Occupiers' Liability Examined: Court of Appeal Decision on Waitrose Car Park Incident

  • Legal Development 30 January 2024 30 January 2024
  • UK & Europe

  • Casualty claims

In a recent judgment regarding Kanwarjit Singh Juj v John Lewis Partnership Plc, The Court of Appeal has confirmed that although the defendant was a joint occupier of the car park, with the local authority, they were not liable from what was considered to be a "true accident".

Mr Juj (‘the claimant’), an 83-year-old man, sought damages for a serious personal injury arising from a trip and fall which occurred on 17 March 2015 in a Waitrose car park in Ruislip. The car park belonged to the local authority, London Borough of Hillingdon (‘the local authority’). 

The claimant had been visiting the Waitrose store and had parked his vehicle in the adjoining car park. The claimant brought a claim solely against John Lewis Partnership Plc (‘the defendant’) under the provisions of the Occupiers’ Liability Act 1957 (‘the OLA’).


The claimant attended the car park with his disabled wife. The claimant’s wife drove their vehicle and she parked the car in a marked disabled parking bay. The accident occurred when the claimant was returning to the vehicle. The claimant stated that, whilst he was putting his shopping away in the boot of the vehicle, he tripped on a kerb, which adjoined the disabled parking bay, and fell. In falling, he hit his head, suffering physical injuries including a traumatic brain injury with long term consequences.

It was the local authority who collected the car park revenue, maintained the car park, and erected the relevant signage. For reasons unknown to the defendant, the claimant did not issue proceedings against the local authority and the case proceeded to a trial solely against the defendant.

The defendant had no licence relating to, or other legal interest in, the car park. The car park was shared with other local users of the high street and was not exclusively for the defendant's use. The defendant refunded its customers for up to two hours car parking. Its branding was displayed in and around the perimeter of the car park and, from time to time, they would notify the local authority of any problems with the car park including requests for routine maintenance.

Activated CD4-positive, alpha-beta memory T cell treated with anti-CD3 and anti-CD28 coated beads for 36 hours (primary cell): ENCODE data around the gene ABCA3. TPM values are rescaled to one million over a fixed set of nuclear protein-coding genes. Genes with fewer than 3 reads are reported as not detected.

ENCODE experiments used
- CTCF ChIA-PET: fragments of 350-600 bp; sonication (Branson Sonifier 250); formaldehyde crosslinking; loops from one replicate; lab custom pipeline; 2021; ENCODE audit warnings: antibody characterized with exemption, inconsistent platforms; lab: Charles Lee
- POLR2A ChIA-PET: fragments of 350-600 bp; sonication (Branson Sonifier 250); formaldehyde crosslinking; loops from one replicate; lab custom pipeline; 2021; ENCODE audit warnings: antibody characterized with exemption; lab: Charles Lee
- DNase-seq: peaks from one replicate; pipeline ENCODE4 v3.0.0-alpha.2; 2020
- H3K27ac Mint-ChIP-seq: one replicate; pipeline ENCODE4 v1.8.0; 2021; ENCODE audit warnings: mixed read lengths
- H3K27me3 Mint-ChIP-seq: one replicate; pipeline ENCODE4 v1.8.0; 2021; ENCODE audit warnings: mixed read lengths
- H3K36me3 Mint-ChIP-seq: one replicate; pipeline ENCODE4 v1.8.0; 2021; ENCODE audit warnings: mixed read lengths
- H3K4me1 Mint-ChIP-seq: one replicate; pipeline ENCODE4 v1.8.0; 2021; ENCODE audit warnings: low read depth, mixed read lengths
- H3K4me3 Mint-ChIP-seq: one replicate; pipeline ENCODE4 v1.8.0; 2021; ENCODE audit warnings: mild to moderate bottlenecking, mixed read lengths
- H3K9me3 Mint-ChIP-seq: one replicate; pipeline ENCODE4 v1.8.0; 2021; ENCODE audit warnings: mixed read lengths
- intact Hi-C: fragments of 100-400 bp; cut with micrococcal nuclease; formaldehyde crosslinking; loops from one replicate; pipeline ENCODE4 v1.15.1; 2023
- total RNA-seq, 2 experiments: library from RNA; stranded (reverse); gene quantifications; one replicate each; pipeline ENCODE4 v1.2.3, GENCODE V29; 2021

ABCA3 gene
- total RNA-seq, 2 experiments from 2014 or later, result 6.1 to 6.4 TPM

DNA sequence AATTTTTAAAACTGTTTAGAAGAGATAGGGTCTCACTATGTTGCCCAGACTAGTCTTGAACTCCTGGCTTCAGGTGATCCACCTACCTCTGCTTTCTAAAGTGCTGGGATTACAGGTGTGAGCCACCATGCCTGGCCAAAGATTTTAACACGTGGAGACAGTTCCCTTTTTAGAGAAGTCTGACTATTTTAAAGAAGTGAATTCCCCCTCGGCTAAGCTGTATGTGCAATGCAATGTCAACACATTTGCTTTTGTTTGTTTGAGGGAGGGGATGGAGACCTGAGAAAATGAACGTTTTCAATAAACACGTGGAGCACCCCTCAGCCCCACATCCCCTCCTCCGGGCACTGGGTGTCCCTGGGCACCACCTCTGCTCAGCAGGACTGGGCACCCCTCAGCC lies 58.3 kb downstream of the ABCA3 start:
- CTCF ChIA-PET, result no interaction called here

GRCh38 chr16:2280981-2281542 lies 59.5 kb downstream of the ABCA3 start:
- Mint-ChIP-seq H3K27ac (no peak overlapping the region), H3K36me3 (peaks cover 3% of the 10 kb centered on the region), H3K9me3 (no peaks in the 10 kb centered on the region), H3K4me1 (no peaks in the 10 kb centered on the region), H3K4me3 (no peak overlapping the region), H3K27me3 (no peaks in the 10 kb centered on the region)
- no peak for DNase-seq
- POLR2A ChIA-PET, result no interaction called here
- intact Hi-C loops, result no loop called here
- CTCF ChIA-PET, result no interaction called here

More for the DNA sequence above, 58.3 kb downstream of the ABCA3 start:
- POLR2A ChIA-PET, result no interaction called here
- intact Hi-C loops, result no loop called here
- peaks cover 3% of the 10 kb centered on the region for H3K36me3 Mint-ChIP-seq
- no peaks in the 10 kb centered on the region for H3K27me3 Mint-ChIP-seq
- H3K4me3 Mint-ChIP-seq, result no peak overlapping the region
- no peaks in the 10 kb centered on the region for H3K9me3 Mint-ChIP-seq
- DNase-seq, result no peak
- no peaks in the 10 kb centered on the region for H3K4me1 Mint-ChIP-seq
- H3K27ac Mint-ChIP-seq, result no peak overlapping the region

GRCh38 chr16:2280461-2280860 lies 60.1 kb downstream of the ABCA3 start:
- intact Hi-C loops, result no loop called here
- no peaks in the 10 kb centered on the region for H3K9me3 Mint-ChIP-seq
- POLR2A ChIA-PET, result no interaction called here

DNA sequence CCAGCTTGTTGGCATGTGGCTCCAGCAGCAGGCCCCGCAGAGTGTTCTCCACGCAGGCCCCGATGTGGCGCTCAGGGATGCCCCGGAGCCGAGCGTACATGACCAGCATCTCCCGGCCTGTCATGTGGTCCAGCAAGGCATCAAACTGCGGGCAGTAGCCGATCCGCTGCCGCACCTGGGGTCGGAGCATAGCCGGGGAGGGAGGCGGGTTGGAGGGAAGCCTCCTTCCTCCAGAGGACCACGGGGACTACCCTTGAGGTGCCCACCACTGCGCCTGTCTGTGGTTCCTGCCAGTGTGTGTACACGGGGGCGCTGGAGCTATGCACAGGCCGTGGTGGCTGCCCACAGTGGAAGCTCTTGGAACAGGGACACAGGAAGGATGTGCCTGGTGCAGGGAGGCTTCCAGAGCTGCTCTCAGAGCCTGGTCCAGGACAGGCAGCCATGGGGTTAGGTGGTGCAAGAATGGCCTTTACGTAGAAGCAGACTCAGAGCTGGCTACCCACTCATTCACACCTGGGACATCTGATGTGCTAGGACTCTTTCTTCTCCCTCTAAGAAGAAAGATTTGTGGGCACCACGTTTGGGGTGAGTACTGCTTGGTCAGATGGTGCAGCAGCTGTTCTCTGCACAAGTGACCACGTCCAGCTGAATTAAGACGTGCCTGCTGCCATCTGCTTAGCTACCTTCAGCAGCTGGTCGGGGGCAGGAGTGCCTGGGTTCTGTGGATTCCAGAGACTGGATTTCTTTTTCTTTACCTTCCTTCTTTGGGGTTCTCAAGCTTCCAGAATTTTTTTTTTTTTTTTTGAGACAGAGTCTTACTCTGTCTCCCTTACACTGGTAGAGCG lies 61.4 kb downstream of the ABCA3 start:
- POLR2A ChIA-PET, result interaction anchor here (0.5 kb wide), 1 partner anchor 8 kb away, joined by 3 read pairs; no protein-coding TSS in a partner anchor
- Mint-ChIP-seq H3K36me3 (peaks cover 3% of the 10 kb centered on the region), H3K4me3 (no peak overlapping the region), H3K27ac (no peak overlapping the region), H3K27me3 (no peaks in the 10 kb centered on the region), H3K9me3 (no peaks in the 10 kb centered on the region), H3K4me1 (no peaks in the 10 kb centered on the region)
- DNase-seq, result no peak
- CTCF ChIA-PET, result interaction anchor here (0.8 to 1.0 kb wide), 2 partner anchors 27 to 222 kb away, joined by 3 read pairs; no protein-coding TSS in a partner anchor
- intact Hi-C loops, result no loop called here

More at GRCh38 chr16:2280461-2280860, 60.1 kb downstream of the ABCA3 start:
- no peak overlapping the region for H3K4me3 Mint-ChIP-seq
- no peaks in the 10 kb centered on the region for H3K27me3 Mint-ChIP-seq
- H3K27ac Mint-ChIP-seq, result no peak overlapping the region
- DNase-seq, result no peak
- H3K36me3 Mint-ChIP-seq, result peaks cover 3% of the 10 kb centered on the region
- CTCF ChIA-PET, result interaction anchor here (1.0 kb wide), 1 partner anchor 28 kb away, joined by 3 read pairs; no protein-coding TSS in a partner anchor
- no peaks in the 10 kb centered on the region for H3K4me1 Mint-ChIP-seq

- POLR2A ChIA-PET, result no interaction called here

It was the claimant's case that the defendant was an occupier of the car park under the OLA and the defendant had breached its duty of care in numerous respects.

At first instance, the trial judge found that:

  1. The accident was caused by the claimant catching his foot on the face of the kerb.
  2. Although the defendant had sufficient control to be an occupier of the car park, that control was limited to dealing with immediate hazards within it and reporting matters to the local authority. It was not entitled to, nor required to, paint the kerb or prevent the use of any particular bay, including the one in question. Neither was it entitled to nor required to make any long term or structural changes to the car park.
  3. The unique design of the parking bay, including the presence of the kerb immediately to the left of it, did present a danger for the class of visitors using that bay, namely the disabled, in breach of Section 2(2) of the OLA. 
  4. The kerb itself was not defective.
  5. However, the claimant was fully aware of the presence of the kerb, and his injury arose from what was, simply, a true accident. There was nothing that the defendant had done, or failed to have done, which caused the injury. 

Court of Appeal judgment 21 December 2023

The Court of Appeal found that the judge at first instance was correct in all respects and in particular, that the defendant was an occupier to the extent of their limited degree of control over the premises, to put them under a duty of care towards visitors to the premises, and that duty extended only to reporting issues to the local authority.

The defendant had no responsibility for the design, construction and layout of the parking bay.  Further, the kerb itself was not defective which countered any allegations relating to the repair or maintenance of the premises.

The Court of Appeal found that the kerb was clearly there to be seen and there is no general requirement to warn of obvious dangers. Therefore, there was no requirement on the defendant to place a warning of the kerbs in the bay. 

The critical issue for the claimant was the finding of the trial judge that this was not a case of someone tripping over a difference in height where they would not expect one to be. This was not a trap and it was not unseen. The claimant's clear evidence was that he knew of the presence of the kerb, he saw it and was trying to step onto it. Sadly, on this occasion, he simply misjudged that manoeuvre by not lifting his foot sufficiently.

To read the full judgment please click here.


This case provides an interesting example of the interplay between (i) the degree of an occupiers’ control and (ii) the extent of a defendant's duties as an occupier. In this case, the defendant was found to be a joint occupier, owing to a number of factors including their proximity to the car park and the fact that their customers used the car park with a high degree of frequency. However, their duties did not extend to the range of positive actions suggested by the claimant. 

The case also raises important issues in the context of the standards to be expected of occupiers where visitors are disabled and/or otherwise vulnerable.

The case also reaffirms the position that there is no duty to warn of obvious dangers. 


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